Published Jan 01, 2006The beat boogies down in four-four time. Then a guitar breaks in, followed by a porno-bass line, some electronic burbles and finally a soft voice, repeating endlessly: "Suicide. Suicide. Suicide."
"We want to make really commercial album, a really cheesy album," explains Jean-Phillipe Freu, who alongside his wife Patou Carrie, founded the French guitars'n'house act Rinôçérôse. "The theme about death can touch everybody one day or another. We all like to think about death and the ways to keep it away."
Their latest release, following-up their North American debut Installation Sonore, is all about death from the title track "Music Kills Me" to paeans to "Dead Flowers," "Professeur Suicide," "Dead Can Dance" and "Highway to Heaven." But if the titles are dark, the duo's music is anything but avoiding the usual downer industrial route in favour of ecstatic, disco-infected house. "It is a really happy album," says Patou. "We tried to speak about death but without sadness."
Her husband agrees. "We don't like when music gives you sadness. We wanted to make an album about death that leaves a good feeling. That could change a lot of things about thinking of death."
Needlessly lumped in with their French-house brethren like Daft Punk and Air, despite not living in Paris, Rinôçérôse have been working overtime to distinguish themselves since their career-making turn on Moby's Area One tour, where their show-stealing performances saw the band bumped from the rave tent to the penultimate slot on the main stage.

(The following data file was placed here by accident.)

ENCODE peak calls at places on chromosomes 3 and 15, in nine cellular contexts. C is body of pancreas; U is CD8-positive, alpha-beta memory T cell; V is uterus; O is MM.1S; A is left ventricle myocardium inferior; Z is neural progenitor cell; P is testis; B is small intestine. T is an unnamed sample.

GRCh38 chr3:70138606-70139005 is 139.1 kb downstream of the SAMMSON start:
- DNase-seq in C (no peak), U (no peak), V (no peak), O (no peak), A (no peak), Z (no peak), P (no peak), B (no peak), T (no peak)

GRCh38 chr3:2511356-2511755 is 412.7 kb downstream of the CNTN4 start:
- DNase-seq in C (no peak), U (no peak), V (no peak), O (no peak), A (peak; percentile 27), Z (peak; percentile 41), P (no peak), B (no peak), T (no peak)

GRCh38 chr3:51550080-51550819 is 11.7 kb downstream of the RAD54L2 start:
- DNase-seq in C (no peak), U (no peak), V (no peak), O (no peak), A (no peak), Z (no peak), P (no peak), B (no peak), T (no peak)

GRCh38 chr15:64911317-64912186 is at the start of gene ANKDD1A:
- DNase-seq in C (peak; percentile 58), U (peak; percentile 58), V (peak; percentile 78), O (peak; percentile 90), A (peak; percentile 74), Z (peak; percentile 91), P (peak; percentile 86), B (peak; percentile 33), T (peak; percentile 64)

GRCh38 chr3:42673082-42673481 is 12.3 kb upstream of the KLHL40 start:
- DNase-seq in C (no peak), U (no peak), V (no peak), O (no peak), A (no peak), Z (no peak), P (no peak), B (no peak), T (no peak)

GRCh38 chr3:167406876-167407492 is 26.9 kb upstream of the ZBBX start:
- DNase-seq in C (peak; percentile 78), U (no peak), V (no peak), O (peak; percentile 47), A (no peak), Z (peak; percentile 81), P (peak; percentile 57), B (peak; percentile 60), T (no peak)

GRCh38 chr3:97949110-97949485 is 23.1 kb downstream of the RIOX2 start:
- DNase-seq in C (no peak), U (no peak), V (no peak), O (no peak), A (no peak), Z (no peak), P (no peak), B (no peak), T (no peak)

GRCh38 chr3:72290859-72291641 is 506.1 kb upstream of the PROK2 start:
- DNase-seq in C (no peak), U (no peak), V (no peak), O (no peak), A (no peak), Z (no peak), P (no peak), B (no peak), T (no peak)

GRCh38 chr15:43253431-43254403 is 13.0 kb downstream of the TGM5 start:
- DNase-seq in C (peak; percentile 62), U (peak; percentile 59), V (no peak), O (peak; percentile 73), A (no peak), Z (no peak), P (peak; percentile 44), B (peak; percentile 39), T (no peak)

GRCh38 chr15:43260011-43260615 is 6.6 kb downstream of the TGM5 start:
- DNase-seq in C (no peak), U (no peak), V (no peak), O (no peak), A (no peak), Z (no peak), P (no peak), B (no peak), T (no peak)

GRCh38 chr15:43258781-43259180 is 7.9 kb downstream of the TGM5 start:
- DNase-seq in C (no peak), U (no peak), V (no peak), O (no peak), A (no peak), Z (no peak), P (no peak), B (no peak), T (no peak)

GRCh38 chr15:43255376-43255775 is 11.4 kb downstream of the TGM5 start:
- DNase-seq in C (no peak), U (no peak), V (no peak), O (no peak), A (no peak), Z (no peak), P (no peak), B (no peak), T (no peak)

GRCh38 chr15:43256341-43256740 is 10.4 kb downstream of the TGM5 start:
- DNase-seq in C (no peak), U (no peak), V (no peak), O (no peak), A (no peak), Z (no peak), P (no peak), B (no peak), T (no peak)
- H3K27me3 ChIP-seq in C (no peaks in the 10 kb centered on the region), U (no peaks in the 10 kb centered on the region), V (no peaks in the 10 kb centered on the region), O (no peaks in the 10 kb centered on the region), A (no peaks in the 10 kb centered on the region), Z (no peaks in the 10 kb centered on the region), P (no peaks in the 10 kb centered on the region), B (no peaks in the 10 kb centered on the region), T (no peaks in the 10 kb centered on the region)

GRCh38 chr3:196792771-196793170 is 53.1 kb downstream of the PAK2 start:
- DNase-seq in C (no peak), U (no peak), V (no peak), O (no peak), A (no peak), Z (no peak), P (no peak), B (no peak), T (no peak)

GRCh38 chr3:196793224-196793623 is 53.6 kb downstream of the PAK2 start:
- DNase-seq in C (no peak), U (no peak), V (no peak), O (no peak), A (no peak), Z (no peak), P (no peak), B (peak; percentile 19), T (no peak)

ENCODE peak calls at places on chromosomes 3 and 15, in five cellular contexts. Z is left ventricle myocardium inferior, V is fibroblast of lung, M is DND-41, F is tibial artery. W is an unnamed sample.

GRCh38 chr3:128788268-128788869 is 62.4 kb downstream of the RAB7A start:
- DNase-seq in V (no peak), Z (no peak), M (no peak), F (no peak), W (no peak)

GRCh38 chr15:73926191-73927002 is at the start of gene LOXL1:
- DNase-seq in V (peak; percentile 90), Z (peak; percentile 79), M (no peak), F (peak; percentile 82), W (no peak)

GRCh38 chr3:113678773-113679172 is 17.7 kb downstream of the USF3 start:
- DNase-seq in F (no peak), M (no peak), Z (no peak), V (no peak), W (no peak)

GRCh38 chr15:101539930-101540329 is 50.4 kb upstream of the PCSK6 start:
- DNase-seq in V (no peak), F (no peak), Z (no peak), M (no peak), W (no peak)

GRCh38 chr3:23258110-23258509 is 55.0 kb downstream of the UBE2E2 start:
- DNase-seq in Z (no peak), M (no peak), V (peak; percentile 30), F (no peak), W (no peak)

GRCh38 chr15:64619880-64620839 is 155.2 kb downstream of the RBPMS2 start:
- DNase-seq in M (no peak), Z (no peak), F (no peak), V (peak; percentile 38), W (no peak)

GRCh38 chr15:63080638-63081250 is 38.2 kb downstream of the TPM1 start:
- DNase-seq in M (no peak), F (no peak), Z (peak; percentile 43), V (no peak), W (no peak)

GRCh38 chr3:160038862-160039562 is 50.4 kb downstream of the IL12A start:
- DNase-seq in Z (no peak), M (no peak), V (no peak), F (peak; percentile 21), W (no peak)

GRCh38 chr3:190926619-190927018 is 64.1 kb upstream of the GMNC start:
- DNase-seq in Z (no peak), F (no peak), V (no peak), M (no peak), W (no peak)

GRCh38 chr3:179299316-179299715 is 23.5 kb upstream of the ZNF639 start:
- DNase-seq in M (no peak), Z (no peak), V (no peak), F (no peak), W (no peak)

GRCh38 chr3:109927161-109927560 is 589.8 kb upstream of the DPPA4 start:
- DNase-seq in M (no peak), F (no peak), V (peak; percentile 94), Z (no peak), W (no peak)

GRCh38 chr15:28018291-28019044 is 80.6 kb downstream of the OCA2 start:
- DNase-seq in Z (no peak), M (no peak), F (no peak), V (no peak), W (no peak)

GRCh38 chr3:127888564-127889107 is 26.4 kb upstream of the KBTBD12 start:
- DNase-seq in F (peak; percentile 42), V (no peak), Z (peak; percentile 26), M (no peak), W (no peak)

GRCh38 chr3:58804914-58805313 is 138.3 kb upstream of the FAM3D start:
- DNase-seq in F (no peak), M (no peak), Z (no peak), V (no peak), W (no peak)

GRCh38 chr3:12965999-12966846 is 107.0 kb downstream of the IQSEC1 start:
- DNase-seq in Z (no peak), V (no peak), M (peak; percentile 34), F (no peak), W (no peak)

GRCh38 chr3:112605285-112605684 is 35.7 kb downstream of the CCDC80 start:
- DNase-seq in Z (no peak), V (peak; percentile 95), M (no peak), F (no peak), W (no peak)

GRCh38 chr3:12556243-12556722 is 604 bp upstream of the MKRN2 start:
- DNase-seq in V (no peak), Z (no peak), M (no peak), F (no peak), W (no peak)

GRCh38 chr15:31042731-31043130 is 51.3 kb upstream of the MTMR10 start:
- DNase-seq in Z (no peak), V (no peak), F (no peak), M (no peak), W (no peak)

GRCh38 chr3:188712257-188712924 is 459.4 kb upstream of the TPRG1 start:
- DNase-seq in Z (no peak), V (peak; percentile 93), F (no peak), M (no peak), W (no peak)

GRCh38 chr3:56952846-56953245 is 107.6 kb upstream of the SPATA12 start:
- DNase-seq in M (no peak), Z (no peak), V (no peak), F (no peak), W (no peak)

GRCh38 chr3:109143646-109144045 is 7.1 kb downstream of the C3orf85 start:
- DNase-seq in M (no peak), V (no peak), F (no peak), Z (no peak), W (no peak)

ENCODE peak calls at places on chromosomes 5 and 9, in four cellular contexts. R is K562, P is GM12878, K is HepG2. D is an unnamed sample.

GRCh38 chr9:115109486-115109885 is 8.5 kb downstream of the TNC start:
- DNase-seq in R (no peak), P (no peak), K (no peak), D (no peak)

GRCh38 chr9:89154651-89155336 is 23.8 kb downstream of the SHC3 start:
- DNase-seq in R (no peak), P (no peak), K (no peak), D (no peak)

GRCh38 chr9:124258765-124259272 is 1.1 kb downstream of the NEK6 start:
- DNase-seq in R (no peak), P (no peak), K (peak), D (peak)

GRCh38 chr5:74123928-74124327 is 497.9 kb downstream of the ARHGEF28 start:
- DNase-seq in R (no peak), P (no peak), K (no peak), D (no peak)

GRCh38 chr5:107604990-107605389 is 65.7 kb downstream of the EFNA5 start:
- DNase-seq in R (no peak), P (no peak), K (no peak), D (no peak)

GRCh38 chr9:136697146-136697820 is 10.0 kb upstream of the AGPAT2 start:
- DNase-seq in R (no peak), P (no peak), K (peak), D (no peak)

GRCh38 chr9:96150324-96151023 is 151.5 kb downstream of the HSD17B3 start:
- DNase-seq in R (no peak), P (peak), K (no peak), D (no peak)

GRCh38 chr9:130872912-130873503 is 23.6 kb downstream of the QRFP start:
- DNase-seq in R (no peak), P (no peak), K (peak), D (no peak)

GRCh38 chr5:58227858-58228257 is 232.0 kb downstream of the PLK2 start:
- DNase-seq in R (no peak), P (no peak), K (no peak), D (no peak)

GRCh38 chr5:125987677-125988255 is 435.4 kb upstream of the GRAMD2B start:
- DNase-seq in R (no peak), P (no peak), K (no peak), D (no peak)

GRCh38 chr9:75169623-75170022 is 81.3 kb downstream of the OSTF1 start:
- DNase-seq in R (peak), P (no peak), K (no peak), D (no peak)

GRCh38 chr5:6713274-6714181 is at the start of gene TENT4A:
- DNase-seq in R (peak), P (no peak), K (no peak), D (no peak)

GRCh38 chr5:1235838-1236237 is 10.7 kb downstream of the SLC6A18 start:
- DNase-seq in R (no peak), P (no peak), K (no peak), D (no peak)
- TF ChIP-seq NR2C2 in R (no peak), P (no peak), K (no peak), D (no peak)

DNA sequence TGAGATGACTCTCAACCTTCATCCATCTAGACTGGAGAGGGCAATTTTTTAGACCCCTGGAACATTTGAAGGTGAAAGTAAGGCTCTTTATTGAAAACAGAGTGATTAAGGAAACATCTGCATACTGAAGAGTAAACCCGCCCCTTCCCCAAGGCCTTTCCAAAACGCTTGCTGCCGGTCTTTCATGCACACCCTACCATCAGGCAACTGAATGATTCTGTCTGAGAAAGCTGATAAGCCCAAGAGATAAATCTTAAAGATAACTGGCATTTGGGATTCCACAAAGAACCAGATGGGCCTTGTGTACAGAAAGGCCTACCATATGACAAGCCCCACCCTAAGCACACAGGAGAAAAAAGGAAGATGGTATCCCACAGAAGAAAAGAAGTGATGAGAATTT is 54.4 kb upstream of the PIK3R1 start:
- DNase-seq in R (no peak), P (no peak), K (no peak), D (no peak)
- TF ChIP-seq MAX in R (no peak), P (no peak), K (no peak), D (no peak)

Named after a misspelled psyche-patient's painting, Rinôçérôse formed in 1995 following the death of the husband-and-wife psychologists' previous indie rock act, one of the biggest in their provincial university town of Montpellier. Inspired by the likes of 808 State and Danny Rampling (who often mixes musicians in with his DJ sets), the duo decided to take their sound in a new direction. But they maintained their focus on instrumentation, not incorporating the electronics until well into the creation process.
"We always start albums with Patou and me creating the beginning of a song, working with guitar and bass. We use the beat but we don't care about that, we just want the tempo. After, when we are finished the song, we give it to [their long-time programmer] Johnny Palumbo, who has a studio and he works alone." Those combined efforts nail down the right direction before bringing in the rest of the band which comprises three guitarists, a bassist, a percussionist, a flautist, a synth player and a drummer to create a world where the line between electronic and organic is a fine one indeed. "We are somewhere in between," Freu says. "We are lost in space."